Collectively, we didn’t feel as though we had enough noteworthy “unmetal” content to fit into our typical biweekly column. I’m not one to step off the soapbox so easily, though, especially considering how many times I’ve spun the latest single from Cali experimentalists Xiu Xiu. For those of you who don’t follow my personal best-of-lists religiously, I listed Xiu Xiu’s latest album Angle Guts: Red Classroom as one of my top albums of 2014, and for good reason; everything about the project took what I love about art rock and experimental music and elevated the genres’ eccentricities to the point of sheer discomfort. It’s because of this that the band’s decision to interpret Angelo Badalamenti‘s music from cult classic show Twin Peaks for Record Store Day doesn’t surprise me in the least. To the contrary, it stoked my excitement quite a bit, especially after the band posted a reworking of the band’s iconic main theme under the name “Falling.” Head past the jump to share in my chilling excitement:

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For the sake of transparency, I want to admit that I haven’t seen the majority of Twin Peaks…meaning that I watched the pilot episode in my TV, Communication & Culture class during junior year of college and left feeling a mixture of intrigue and utter confusion. It’s an odd, jarring show from what I’ve gathered, and the release of this single has prompted me to finally sit down and watch the series (Episode 2 is currently paused in another tab). But while I pegged Xiu Xiu as the band to take on an endeavor such as this, I didn’t expect the result to simultaneously stay true to the TV show while also standing alone as a profound piece of music. One of the most persistent parts of an iconic show is its theme music, something that’s especially true for Twin Peaks. It’s uncomfortable juxtaposition of mournful and uplifting sounds recurs numerous times within the series and always seems to take on a slightly different meaning whenever it does.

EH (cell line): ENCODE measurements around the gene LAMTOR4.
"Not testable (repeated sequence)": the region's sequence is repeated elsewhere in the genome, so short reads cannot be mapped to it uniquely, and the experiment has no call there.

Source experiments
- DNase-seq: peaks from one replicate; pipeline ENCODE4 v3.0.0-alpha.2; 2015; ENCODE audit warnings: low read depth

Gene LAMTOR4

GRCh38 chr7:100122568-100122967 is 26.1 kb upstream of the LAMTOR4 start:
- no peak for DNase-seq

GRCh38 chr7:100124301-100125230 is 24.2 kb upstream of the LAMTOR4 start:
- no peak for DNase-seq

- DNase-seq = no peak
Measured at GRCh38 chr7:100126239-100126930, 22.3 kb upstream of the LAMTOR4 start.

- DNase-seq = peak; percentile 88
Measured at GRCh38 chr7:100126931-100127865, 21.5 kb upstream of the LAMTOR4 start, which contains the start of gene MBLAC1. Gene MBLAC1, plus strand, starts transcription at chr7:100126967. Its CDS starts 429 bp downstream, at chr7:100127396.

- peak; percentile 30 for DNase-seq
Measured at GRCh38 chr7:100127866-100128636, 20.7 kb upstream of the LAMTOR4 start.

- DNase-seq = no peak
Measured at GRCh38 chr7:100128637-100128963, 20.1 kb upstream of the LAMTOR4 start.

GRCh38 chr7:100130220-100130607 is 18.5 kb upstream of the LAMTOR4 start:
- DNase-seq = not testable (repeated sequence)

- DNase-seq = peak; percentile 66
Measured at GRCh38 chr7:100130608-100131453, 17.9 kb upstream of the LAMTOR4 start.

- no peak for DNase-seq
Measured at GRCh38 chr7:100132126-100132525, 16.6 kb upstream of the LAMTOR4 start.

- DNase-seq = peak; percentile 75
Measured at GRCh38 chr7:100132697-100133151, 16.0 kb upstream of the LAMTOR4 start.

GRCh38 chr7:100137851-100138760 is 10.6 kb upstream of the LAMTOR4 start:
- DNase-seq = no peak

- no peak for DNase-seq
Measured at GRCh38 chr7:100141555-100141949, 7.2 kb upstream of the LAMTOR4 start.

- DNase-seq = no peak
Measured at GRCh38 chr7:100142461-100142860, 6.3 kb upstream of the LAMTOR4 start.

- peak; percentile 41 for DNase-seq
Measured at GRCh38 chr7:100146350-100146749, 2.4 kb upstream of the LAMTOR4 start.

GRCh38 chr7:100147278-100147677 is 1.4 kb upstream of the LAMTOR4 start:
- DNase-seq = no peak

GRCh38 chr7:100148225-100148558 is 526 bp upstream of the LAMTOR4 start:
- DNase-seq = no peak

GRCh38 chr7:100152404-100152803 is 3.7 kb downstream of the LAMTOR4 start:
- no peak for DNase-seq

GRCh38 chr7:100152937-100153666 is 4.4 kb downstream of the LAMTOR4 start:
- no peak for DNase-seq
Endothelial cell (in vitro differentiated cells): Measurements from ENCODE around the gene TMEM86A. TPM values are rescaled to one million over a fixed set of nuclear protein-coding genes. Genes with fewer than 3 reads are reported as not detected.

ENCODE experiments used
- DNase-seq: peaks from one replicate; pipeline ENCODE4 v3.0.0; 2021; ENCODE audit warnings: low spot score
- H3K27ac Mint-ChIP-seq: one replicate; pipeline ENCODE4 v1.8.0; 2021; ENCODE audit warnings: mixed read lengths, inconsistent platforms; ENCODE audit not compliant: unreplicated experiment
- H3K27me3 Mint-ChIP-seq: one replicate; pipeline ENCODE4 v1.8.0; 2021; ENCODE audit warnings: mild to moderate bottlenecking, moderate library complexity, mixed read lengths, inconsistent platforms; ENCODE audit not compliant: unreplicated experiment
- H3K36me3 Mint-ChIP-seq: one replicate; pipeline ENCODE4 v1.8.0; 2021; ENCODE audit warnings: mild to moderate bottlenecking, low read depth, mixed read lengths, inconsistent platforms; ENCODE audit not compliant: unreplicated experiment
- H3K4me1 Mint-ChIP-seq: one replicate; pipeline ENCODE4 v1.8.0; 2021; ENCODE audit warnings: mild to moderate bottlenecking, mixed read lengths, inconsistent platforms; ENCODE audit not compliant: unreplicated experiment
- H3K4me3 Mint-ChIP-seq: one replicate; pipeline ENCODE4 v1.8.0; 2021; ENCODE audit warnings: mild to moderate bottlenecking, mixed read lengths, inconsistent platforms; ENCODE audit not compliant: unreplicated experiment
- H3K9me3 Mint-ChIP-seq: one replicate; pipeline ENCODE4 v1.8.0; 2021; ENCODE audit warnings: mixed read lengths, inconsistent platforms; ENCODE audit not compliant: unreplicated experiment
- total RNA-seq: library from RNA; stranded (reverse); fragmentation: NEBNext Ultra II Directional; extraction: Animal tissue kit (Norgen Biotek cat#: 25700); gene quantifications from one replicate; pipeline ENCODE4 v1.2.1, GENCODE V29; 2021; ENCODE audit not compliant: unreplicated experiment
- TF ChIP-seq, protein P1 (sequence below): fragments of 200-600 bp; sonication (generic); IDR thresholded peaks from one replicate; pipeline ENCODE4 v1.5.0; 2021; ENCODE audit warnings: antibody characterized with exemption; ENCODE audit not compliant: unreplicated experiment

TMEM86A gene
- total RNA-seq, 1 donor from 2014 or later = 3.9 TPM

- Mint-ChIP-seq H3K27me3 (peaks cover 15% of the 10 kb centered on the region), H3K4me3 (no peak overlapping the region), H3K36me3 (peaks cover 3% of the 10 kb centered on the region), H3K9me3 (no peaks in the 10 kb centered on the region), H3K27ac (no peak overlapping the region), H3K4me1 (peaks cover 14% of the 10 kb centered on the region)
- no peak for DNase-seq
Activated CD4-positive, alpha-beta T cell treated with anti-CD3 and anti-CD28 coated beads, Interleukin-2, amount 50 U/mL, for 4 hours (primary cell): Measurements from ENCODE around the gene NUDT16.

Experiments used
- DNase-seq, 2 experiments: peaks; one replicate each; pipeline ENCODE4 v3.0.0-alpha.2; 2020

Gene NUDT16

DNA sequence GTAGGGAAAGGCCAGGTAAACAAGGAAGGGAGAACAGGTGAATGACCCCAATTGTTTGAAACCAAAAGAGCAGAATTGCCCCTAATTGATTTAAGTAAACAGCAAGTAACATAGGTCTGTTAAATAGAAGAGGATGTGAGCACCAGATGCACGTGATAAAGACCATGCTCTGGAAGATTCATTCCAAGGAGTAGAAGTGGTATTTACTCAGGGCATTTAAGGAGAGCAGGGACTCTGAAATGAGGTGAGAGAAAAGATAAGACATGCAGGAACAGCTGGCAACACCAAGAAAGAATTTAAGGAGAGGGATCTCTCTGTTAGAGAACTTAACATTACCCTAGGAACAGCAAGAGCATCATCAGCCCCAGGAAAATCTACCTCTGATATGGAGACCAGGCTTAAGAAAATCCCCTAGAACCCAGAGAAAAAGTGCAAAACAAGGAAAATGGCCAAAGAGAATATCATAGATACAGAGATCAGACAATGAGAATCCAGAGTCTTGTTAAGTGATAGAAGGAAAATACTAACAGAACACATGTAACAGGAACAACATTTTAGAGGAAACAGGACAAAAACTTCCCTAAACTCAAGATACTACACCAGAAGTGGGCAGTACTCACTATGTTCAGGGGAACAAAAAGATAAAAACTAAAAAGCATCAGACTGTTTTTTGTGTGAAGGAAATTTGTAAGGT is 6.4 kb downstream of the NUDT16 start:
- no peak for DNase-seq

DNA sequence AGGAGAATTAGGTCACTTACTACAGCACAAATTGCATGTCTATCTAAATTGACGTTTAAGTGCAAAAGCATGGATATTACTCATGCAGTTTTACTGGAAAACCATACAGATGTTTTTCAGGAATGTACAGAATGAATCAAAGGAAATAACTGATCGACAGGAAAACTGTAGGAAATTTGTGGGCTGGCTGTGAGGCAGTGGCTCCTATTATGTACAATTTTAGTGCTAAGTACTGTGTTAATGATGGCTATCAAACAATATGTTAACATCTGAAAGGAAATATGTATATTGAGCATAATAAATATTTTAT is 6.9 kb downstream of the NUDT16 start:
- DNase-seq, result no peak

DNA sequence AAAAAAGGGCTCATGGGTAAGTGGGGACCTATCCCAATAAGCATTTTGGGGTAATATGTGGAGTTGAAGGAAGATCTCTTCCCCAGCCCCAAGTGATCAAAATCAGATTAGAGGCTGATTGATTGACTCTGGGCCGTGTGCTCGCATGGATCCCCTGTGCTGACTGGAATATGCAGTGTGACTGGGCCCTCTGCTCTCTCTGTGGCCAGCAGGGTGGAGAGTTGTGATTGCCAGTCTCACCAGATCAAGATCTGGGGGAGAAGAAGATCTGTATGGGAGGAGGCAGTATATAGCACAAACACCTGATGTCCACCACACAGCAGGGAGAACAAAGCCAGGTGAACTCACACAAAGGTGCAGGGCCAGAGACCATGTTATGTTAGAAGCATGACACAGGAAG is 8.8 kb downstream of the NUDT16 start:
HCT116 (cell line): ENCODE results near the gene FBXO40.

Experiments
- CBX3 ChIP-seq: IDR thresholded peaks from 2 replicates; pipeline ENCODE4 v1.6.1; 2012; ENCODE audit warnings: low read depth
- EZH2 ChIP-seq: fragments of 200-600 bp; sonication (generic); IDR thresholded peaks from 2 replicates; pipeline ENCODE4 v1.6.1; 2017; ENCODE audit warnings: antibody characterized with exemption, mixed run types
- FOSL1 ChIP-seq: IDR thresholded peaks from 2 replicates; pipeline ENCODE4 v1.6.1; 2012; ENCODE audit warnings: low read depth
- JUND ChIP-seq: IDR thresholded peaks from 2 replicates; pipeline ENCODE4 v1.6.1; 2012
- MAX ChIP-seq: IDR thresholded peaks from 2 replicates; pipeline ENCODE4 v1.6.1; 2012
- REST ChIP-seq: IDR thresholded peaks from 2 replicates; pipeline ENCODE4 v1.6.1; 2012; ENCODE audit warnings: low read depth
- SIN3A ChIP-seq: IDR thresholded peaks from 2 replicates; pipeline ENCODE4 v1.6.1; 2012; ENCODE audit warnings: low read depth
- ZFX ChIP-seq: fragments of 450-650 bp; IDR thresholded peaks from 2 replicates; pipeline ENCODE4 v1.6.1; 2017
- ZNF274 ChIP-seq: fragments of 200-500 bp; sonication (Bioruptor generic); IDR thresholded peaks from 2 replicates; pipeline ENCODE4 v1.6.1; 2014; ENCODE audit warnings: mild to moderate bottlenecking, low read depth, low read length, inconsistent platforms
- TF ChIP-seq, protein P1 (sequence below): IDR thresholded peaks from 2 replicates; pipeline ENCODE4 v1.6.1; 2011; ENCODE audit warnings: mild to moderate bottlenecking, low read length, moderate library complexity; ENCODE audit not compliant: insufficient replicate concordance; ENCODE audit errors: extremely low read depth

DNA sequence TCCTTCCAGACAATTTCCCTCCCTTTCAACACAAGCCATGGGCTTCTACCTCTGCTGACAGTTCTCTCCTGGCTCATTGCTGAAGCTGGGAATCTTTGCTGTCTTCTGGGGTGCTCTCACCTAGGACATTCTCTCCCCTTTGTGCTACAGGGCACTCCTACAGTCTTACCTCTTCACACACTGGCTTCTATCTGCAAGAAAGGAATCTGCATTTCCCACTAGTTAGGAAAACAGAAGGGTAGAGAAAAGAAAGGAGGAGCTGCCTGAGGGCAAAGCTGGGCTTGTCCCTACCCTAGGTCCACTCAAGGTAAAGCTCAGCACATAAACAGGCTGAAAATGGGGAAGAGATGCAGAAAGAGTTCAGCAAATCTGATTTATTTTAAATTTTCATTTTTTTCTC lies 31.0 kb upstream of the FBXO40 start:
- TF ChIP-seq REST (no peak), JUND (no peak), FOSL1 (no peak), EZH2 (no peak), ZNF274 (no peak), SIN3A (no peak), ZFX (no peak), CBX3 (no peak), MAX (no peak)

As soon as Xiu Xiu’s interpretation begins, the source material is immediately clear. Yet, this isn’t meant to seem indicative of laziness; the way the band works the familiar, haunting rockabilly chords strikes with a rich ring of nostalgic warmth and swells into emotional bliss. But at the same time, it feels just different enough to feel not only unique, but distinctly modern and fresh. It’s one of those coveted musical moments that brings you back to a fond memory while pulling you forward into an invigorating future of unexplored sonics. It was a particularly bold move for frontman Jamie Stewart to sing over the composition, especially considering how polarizing his vocals tend to be. But he pulls off the feat effortlessly, soaring over the music in a comparable manner to how David Bowie did on “I Can’t Give Everything Away,” the closing opus to BlackstarStewart’s vocals feel in line with the the elements of Twin Peaks, and elevates the music that much more beyond the heights it already achieves on its own.

Glancing at my word count, it’s clear to me that this has quickly become one of my most anticipated release of the year. I’m not usually one to stand in line for Record Store Day, but I plan on pitching a fucking tent – figuratively and literally – and waiting as long as I need to so that I can secure a copy of this undoubtedly incredible album.

Xiu Xiu Plays the Music of Twin Peaks will be released on Record Store Day, which falls on April 16th this year. For details on the album, click here; for a full list of RSD 2016 releases, click here.


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